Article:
Often Plone is chosen for the sophisticated security and workflow. In an Intranet environment, self-registration may not appropriate when user data is being stored more systematically. However, there are occasions when self-registration is necessary and appropriate. For example, maybe the Administrator wants users to be able to create accounts for commenting on articles. Or perhaps a company needs to set up an event wiki (using the new wiki capabilities present in Plone 3.x) and individual users may wish to make changes. For situations like this, the user may be allowed to self-register and receive rights to add content to a particular directory. To do this, an Administrator will need to go to the directory in question (such as the hrpolicies directory located at, click on the sharing tab and select the right role (or check the box to inherit permissions from a higher directory).


LDAP for user authentication

Instead of Active Directory and the Windows Security options, you can also authenticate users against LDAP.

LDAP (short for Lightweight Directory Access Protocol) is a general protocol for communicating with directory services. Active Directory supports LDAP, but when we speak of LDAP separately, that usually refers to a directory service (perhaps an open source one) that is able to provide directory information when queried. Active Directory is simply Microsoft's implementation of LDAP in a Windows environment. LDAP has been implemented not only on Windows, but also Unix environments.

Plone has built in support for the LDAP protocol (using LDAPUserFolder), and Enfold includes two authentication profiles for using LDAP-supported applications. Keep in mind these things.

  1. LDAP uses cookie-based authentication (and not NTLM authentication, which is specific to Active Directory). So using an LDAP authentication profile won't have automatic login for Windows domain users.
  2. You must enter LDAP settings manually through the ZMI to make it work.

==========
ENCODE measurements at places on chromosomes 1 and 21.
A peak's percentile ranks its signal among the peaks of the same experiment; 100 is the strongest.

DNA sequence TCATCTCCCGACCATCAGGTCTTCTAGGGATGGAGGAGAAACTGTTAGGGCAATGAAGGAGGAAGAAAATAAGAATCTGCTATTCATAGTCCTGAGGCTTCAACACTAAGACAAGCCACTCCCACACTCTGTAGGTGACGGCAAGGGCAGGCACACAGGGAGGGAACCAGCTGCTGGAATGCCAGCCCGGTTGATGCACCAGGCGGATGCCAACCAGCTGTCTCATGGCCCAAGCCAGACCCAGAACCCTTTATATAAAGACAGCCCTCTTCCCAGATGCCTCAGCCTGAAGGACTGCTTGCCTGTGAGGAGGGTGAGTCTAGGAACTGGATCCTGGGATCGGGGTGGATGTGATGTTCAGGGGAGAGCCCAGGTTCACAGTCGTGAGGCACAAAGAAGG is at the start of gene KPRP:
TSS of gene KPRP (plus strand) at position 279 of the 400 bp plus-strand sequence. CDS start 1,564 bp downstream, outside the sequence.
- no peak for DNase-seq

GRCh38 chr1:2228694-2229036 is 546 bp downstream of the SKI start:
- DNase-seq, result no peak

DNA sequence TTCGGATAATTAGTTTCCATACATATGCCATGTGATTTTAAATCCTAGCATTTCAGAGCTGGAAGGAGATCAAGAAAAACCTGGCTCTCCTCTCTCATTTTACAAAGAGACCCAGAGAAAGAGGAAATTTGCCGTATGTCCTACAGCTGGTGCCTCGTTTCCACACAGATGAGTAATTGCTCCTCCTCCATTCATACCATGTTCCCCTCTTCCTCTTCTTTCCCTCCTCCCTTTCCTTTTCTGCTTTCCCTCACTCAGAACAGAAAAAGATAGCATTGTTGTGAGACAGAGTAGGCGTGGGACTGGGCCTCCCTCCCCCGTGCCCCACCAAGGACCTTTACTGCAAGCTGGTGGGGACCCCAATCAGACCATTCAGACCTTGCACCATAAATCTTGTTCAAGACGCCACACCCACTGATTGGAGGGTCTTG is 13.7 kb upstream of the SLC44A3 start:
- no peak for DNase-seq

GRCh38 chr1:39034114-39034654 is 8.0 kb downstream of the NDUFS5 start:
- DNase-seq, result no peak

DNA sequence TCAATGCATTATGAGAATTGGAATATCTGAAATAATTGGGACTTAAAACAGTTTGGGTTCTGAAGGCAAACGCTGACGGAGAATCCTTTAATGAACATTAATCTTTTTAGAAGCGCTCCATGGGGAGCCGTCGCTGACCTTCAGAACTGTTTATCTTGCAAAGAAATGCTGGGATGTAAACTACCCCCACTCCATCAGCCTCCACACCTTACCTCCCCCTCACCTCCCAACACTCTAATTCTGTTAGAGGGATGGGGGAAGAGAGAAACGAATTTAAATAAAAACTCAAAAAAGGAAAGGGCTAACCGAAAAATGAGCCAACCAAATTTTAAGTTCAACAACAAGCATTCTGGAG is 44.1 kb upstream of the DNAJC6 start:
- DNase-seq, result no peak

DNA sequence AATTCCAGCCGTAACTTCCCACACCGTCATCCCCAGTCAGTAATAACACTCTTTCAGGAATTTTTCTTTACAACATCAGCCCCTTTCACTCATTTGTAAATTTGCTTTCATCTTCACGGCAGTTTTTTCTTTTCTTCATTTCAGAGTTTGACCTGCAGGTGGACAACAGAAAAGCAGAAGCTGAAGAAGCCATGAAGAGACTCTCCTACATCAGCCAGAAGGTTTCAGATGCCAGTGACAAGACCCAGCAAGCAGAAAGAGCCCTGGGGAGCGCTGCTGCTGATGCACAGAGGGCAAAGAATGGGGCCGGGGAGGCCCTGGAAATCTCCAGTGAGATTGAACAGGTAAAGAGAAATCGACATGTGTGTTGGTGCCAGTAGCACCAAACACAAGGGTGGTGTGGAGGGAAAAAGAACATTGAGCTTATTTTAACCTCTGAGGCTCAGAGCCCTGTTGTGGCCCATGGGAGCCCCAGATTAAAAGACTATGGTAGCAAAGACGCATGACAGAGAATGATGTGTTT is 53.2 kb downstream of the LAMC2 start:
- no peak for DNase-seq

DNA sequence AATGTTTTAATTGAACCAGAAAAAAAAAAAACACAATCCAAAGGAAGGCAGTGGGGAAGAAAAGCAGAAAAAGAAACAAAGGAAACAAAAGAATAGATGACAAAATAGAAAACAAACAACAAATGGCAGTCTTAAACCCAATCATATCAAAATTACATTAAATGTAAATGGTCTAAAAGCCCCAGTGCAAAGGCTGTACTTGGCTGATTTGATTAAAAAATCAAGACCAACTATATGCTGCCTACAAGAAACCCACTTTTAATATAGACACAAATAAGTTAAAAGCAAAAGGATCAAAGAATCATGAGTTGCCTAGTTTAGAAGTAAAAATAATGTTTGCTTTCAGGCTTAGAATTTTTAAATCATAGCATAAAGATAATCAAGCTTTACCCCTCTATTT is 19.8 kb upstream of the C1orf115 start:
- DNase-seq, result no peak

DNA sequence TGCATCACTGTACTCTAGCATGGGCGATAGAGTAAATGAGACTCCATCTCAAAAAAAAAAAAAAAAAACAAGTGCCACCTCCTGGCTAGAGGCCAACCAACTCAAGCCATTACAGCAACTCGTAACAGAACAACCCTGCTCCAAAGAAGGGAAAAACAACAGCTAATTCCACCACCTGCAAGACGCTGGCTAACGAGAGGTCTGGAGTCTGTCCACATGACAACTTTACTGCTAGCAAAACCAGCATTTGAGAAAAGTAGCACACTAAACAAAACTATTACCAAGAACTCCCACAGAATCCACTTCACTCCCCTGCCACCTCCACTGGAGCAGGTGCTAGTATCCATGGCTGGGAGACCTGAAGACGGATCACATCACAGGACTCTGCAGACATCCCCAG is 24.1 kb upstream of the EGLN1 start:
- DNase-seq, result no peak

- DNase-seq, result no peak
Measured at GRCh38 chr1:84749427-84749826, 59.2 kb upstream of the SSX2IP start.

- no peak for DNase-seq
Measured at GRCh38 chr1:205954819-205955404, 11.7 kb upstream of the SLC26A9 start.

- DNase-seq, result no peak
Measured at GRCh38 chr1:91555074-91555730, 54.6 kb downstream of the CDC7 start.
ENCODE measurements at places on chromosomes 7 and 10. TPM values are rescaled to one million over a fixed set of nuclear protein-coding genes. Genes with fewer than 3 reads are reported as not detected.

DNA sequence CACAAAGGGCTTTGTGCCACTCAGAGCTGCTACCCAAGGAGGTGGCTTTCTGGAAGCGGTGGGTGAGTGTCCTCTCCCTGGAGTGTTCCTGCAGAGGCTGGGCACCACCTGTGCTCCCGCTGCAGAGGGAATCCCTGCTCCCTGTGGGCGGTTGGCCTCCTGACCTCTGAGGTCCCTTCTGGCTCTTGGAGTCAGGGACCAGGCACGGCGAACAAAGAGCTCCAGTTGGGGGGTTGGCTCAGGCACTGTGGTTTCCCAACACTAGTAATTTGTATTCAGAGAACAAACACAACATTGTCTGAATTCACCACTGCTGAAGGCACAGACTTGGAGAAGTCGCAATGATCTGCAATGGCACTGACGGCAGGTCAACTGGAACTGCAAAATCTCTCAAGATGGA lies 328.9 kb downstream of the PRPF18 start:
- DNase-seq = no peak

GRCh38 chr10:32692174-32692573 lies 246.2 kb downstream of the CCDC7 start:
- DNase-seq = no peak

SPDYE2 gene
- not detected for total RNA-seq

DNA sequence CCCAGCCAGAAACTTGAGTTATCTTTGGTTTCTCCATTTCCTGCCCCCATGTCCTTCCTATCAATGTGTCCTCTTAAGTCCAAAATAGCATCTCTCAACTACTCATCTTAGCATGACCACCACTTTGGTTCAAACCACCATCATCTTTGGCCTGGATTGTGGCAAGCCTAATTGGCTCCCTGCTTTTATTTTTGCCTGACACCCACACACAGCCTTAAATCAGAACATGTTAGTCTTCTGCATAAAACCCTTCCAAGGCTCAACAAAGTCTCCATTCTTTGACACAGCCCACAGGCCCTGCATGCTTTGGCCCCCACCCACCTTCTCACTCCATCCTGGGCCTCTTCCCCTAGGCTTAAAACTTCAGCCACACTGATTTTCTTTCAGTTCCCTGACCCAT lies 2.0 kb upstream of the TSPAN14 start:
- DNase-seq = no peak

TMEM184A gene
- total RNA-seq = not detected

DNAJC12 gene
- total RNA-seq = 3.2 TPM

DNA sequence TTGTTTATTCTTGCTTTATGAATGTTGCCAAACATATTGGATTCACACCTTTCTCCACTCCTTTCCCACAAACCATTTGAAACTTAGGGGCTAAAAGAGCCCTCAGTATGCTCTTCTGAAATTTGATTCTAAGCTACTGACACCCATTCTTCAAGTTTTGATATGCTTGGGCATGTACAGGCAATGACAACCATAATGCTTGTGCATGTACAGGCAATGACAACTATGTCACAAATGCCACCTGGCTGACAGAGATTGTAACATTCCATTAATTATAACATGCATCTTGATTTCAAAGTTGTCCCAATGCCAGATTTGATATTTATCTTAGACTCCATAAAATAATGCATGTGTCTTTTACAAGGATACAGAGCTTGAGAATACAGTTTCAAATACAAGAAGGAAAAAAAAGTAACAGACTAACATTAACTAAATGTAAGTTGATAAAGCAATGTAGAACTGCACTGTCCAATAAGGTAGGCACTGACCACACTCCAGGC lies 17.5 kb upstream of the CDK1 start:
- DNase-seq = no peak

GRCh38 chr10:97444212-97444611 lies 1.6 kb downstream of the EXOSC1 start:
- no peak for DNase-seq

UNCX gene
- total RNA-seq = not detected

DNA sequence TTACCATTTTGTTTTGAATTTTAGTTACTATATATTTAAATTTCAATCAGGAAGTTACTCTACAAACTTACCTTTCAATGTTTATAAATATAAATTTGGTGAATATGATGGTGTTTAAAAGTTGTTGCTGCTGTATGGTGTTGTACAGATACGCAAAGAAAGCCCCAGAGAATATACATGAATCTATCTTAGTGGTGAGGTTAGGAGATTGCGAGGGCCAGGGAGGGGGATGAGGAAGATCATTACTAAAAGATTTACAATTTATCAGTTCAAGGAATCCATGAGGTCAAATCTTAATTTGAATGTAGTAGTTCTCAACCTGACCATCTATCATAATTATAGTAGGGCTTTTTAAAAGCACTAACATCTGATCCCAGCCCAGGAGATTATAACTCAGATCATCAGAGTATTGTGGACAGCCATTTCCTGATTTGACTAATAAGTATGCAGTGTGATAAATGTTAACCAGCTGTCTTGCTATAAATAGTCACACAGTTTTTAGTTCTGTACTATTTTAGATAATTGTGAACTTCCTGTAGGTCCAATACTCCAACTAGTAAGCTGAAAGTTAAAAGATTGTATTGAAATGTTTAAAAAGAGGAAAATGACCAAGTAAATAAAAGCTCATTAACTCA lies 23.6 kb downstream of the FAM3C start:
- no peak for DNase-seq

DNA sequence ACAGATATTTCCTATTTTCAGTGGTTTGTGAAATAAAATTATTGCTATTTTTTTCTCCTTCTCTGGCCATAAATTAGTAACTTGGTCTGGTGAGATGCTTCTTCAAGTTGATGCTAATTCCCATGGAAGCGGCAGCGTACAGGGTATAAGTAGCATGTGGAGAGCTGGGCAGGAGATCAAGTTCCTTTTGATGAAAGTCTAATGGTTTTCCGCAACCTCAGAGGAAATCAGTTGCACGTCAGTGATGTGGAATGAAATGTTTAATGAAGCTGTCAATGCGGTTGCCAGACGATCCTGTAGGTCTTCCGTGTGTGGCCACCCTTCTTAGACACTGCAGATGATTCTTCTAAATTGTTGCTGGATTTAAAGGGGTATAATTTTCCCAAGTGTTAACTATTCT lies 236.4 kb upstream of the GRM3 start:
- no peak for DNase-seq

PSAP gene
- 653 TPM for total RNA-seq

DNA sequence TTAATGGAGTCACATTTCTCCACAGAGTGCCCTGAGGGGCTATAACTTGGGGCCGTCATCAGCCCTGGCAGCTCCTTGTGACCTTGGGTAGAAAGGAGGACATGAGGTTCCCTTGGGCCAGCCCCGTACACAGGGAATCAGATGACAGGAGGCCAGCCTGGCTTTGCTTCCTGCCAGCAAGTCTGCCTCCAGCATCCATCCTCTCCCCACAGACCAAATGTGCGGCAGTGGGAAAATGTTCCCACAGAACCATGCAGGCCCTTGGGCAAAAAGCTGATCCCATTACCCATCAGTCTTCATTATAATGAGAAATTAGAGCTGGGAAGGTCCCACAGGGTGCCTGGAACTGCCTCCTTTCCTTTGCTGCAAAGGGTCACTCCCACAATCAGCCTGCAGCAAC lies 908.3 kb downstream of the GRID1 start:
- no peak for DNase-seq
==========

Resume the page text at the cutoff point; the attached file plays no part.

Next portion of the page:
3. Because LDAP is a general standard (and many applications implement this standard differently), Enfold does not directly support using third party LDAP applications with ES.

Better information about LDAP can be found on's documentation and mailing lists.

Here are the basic steps for establishing a connection between an LDAP server and Plone.

  1. Select authentication profile for LDAP. (See Authentication Profiles). Press Update.

  2. A Configuration hyperlink will now appear under the profile you chose. Select it.

  3. The Zope Management Interface (ZMI) will now open to a context where you can add/configure an LDAP server. From your Plone site, you would need to go to ../Plone/acl_users/ldap/acl_users/manage_main

  4. Complete the information to add an LDAP server and click Add Server.


Assuming that the LDAP server is correctly added, you can view LDAP information in the ZMI and even create LDAP accounts of your own (assuming that the service user has the right permissions).

It's also possible to map a Plone role (like Editor/Reviewer/Contributor, etc) to a LDAP group. The process is roughly the same as that for Active Directory.

  1. Verify that the LDAP connection works correctly.

  2. ADD LDAP group inside the ZMI

  3. Click Add. If successful, the new LDAP group will appear underneath the dropdown box beside Map LDAP Group.

  4. From the Map LDAP Group dropdown box on the same page, choose the new group.